How much should it cost?

Talk Hiring sells its mock interviewing tool primarily to nonprofit job training programs, and more recently, high schools. There are playbooks online on how to price online educational tools for schools, but not as much for nonprofits. I’ve spent many days squirming around, trying to figure out the optimal strategy for pricing the tool, and I thought that walking you through my pricing evolution may be helpful.

June 2019: No Longer Free Forever. We offered custom flat-rate discounted pricing based on the number of potential users. New programs were offered 6-week free trials.

August 2019. No free trials. Instead of free trials, we offered 60-day money back guarantees and continue to price based on the number of potential users. It was the early days of charging for Talk Hiring, and I wanted to work with only serious prospects with budget. For the programs that decided that they didn’t like the product, they could effectively run a free trial with us with our money-back guarantee.

Why we moved away from this pricing:

Once Talk Hiring is more mature, I would like to revisit this pricing strategy. It works well when potential customers have a high-degree of confidence in your business and the price that they’re paying while testing it out is relatively low.

October 2019. Free Trials + Usage-Based Pricing with an Upper Ceiling.
We had a price calculator on our website where programs could enter the exact size of their enrollment, and get monthly and annual price quotes for their program. We changed our pricing to offer $10 per mock interview, with an upper ceiling of $20 per user per month. The upper ceiling was to give customers the assurance that the cost would never be above (# of users) * $20 in a given month.

Why we moved away from this pricing:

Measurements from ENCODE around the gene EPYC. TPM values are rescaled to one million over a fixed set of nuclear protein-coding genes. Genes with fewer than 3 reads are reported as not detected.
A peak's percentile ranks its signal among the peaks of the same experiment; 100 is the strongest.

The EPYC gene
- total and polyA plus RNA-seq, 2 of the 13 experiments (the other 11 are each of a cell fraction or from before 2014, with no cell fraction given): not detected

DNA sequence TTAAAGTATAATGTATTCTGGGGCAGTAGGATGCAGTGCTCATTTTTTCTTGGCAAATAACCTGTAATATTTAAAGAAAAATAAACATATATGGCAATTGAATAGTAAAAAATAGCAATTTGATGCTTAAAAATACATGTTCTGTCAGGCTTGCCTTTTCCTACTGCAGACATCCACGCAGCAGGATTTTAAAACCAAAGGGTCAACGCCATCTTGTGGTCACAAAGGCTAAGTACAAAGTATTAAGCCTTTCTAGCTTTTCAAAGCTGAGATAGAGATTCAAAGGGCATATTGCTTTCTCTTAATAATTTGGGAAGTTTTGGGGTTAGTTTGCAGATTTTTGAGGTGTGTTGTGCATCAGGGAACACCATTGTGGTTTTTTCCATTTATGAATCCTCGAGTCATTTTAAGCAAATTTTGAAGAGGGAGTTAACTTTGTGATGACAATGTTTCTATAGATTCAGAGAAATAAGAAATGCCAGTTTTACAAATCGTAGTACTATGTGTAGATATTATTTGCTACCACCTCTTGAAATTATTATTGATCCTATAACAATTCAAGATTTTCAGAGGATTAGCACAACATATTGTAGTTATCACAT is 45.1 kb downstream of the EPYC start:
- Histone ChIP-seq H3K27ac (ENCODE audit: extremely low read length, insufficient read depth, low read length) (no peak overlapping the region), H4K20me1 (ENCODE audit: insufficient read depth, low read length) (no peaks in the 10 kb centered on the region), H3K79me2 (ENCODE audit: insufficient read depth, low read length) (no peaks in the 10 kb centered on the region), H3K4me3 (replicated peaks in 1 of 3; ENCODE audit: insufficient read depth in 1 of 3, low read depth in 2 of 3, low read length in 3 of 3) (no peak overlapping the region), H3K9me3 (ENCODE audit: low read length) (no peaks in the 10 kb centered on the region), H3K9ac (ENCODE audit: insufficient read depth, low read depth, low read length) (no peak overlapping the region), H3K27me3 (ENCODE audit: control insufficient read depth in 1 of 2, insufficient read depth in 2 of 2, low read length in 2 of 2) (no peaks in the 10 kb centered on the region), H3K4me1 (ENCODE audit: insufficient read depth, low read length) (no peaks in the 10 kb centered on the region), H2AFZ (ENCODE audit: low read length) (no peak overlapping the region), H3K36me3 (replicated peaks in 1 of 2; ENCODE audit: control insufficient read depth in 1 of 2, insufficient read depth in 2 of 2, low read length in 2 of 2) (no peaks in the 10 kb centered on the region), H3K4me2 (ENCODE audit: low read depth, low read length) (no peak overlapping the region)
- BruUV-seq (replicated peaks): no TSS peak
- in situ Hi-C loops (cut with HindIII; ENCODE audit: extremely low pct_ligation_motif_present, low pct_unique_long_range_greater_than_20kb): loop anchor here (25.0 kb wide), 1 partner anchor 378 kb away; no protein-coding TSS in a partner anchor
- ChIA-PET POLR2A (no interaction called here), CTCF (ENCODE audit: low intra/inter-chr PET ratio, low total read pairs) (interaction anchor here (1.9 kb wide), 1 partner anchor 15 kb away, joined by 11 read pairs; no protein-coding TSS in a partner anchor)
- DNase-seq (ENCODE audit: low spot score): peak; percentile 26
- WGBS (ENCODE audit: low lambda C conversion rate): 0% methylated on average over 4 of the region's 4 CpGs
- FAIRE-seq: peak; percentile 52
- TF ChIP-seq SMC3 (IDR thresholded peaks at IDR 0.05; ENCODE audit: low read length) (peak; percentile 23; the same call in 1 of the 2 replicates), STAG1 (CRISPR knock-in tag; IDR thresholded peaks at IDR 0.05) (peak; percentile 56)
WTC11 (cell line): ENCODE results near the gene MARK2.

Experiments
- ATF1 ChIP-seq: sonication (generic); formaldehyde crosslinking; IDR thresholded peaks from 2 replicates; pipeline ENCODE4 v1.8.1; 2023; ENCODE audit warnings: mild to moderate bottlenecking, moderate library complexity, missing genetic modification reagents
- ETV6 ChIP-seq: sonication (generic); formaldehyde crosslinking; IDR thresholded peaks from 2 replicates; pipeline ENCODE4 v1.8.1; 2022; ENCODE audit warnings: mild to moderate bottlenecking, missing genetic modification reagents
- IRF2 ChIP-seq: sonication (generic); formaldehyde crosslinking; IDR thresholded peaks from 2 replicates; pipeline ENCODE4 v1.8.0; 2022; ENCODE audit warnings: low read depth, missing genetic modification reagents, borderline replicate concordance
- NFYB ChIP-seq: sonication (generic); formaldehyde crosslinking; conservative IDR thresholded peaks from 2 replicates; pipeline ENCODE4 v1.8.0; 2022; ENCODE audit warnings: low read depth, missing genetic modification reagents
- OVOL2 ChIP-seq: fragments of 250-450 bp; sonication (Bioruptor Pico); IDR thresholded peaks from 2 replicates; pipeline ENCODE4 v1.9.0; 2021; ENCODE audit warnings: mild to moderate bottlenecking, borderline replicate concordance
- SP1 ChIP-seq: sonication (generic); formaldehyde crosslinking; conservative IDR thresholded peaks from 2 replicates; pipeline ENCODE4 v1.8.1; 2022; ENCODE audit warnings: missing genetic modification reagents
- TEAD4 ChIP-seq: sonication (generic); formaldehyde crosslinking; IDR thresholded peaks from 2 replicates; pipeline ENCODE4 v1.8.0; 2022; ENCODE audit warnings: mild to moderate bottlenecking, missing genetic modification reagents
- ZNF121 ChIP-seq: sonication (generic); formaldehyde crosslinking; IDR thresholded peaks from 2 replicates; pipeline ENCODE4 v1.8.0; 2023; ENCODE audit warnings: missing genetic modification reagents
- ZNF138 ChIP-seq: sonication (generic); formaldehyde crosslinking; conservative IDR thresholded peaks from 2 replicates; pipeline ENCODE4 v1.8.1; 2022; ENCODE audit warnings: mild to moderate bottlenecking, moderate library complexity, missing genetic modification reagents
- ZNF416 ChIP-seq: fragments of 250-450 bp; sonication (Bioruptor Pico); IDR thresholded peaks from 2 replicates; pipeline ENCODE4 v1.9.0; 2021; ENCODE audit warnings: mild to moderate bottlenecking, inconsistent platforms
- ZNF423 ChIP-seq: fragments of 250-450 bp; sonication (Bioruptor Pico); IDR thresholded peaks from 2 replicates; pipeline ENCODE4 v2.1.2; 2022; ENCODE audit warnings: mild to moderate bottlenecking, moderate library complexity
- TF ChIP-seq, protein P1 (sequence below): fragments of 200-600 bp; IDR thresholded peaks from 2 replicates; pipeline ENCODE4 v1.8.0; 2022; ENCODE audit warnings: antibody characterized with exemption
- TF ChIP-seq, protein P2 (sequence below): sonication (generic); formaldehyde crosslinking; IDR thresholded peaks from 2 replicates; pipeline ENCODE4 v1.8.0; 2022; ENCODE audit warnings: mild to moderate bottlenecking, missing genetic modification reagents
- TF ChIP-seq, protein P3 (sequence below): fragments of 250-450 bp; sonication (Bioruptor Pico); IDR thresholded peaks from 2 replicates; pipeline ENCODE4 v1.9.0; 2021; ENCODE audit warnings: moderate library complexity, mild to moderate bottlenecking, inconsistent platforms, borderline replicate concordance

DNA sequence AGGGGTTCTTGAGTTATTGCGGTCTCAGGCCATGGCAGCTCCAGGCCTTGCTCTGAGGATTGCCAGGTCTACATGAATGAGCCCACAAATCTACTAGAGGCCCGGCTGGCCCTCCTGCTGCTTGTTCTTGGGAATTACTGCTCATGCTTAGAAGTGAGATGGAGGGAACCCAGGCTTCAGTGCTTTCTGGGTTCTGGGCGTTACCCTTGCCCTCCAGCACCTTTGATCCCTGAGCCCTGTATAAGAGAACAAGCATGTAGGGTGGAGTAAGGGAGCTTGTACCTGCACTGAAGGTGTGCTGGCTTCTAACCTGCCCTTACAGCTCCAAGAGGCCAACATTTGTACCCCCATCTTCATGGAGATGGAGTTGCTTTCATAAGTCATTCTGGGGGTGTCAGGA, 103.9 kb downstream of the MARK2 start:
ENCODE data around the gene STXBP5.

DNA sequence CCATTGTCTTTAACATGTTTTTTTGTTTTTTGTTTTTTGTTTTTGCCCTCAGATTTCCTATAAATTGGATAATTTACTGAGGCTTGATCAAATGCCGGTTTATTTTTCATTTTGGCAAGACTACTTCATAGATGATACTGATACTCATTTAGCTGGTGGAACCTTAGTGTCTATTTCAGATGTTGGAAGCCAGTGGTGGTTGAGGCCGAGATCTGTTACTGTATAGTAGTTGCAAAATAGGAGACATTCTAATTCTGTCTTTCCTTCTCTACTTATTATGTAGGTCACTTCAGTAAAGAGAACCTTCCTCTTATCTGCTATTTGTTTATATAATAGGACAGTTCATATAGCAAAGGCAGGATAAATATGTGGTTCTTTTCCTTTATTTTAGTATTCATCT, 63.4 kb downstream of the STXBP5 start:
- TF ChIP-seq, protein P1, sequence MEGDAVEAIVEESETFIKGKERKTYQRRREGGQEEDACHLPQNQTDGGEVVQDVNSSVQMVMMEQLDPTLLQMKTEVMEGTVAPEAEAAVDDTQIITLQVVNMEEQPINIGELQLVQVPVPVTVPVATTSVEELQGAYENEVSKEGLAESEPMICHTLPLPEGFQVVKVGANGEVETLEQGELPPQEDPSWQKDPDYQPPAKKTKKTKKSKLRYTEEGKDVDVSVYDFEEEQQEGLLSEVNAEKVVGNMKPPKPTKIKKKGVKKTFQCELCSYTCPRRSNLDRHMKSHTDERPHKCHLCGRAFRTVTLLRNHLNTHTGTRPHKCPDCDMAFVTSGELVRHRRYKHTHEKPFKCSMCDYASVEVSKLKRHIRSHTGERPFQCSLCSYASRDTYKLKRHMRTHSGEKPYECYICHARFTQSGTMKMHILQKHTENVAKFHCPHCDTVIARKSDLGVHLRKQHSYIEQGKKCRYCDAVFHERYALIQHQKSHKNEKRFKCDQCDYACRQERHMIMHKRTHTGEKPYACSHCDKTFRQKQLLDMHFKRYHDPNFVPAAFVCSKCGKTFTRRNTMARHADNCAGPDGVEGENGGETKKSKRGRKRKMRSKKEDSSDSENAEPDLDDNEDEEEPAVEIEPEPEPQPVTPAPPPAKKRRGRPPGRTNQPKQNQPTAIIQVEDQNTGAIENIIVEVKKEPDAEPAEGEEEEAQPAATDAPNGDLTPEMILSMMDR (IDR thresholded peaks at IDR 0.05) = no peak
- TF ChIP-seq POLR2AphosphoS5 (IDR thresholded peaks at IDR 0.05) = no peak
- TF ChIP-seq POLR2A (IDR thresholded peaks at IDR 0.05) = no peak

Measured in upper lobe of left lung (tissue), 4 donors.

November/December 2019. Pay What You Want Pricing and Tiered Pricing.
Pay What You Want: I read a book by Tom Morkes on Pay What You Want pricing one Saturday morning and was intrigued. Nonprofits (especially religious institutions and museums) use this pricing strategy all the time. Plus, I was getting tired of trying to figure out how to price this tool, and thought, why not dare my customers to tell me how much they would pay for it. Given that my customers know me well, I thought that it would be awkward for them to decide to pay $0 or something only a little bit above $0. I also thought it could help generate good will amongst my customers.

Tiered Pricing: I talked to as many financial professionals at nonprofits as I could (CFO, VP of Finance, etc) to learn how they like to purchase software. The overwhelming majority wanted a predictable, good price (with a nonprofit price discount).

How I tested these two pricing strategies:

We still run tiered, flat-rate pricing to this day.

April 2019. Simplified, tiered pricing. I came to a few realizations:

As of writing this post, here is a screenshot of the Talk Hiring pricing page.

image I’m sure in a few months, I’ll have a new take on our pricing, but for now, I’m happy with it!

Final Thoughts: Flat-rate tiered pricing is the norm for selling SaaS products, but the real challenge is figuring out what the different price points and package features should be. I don’t regret the winding road that took me to this point. By experimenting with so many different pricing strategies, I was able to learn what works and what doesn’t work for Talk Hiring’s customers.